3. Overall condition of the projector. As I said above, it can further damage the film, but the bigger problem I see is jitter. When the picture is slightly shaky, just enough to almost seem like its the focus problem, it is usually due to a projector not exactly lining up each frame, or the projector not being properly secured to where its own motor is vibrating it.
Of course the reasons mentioned in the column play big parts too, but if we could conquer the 3 reasons I listed, you'd be seeing something MUCH better.
"Source Direct" Video Mode
Q: I recently borrowed a Sony BDP-S500 Blu-ray player. It has the Source Direct option when choosing the video format. In the case of playing a DVD, it outputs the disc at 480/60i. I was very surprised that the disc looked pretty good. What does Source Direct do for output of the video? And what are the benefits over upconversion?
A: The "Source Direct" option bypasses any internal processing that your Blu-ray player may otherwise apply to a video signal. It outputs the video at the resolution and frame rate that was encoded onto the disc. For an NTSC DVD, this means that it will send a 480i signal at 60 Hz, without upconversion. When a Blu-ray disc is played, it will output at 1080p resolution and 24 fps. (Unless it's a 1080i disc, of course.)
If you have a digital HDTV, your set will have one and only one native resolution. If it's a 1080p set, the native resolution is 1920x1080 pixels. Any video signal your TV receives will be displayed at that resolution. If the input signal is less than the native resolution, the set will upconvert it. It is not possible to watch a DVD on a digital HDTV without upconversion.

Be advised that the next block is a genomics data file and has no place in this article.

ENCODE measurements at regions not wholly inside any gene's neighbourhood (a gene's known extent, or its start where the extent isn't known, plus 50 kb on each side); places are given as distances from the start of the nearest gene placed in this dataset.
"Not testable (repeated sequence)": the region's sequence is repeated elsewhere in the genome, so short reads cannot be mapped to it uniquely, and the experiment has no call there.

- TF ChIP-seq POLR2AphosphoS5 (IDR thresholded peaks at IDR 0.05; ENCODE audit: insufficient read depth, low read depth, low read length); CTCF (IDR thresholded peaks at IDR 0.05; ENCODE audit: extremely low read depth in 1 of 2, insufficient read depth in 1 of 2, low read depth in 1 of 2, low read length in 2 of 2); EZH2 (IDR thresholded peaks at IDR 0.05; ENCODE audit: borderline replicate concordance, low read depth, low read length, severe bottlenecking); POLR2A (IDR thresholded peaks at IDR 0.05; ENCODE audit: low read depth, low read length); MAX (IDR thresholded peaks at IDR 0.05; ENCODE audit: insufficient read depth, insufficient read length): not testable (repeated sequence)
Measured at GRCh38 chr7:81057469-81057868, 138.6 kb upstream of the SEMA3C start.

The question is where that upconversion should be performed. It can occur either in the DVD/Blu-ray player or in the TV. If the Blu-ray player has better deinterlacing and scaling quality, you'll want to do the upconversion there. In that case, set the player to output DVDs at 1080p. On the other hand, if the TV has a better processing chip, you're better off setting the Blu-ray player for Source Direct mode and letting the TV do the hard work.
I haven't used the Sony BDP-S500 personally. But I did used to own an S300, which is very similar. The S300 didn't have particularly good DVD upconversion. I'd expect the S500 to be the same. If you like the results you're getting with Source Direct, I'd recommend sticking with it.
HDTV Preset Picture Calibration Modes
Q: For years, TVs (and now HDTVs) have come equipped with pre-set picture modes such as Vivid, Standard, Cinema, etc. When we see those TVs at the store, they're set to Vivid mode because that's the best way to catch one's attention. But for a true home theater enthusiast, a professional calibration is needed, or at least some picture adjustments made by ourselves with the aid of a calibration disc. Why don't TV manufacturers include in their models a picture mode that is professionally calibrated with proper settings for color accuracy, black level, shadow detail, etc.? I know that some TVs include a "better" picture mode (THX, Pure, Cinema, etc.), but even these are usually not perfectly calibrated.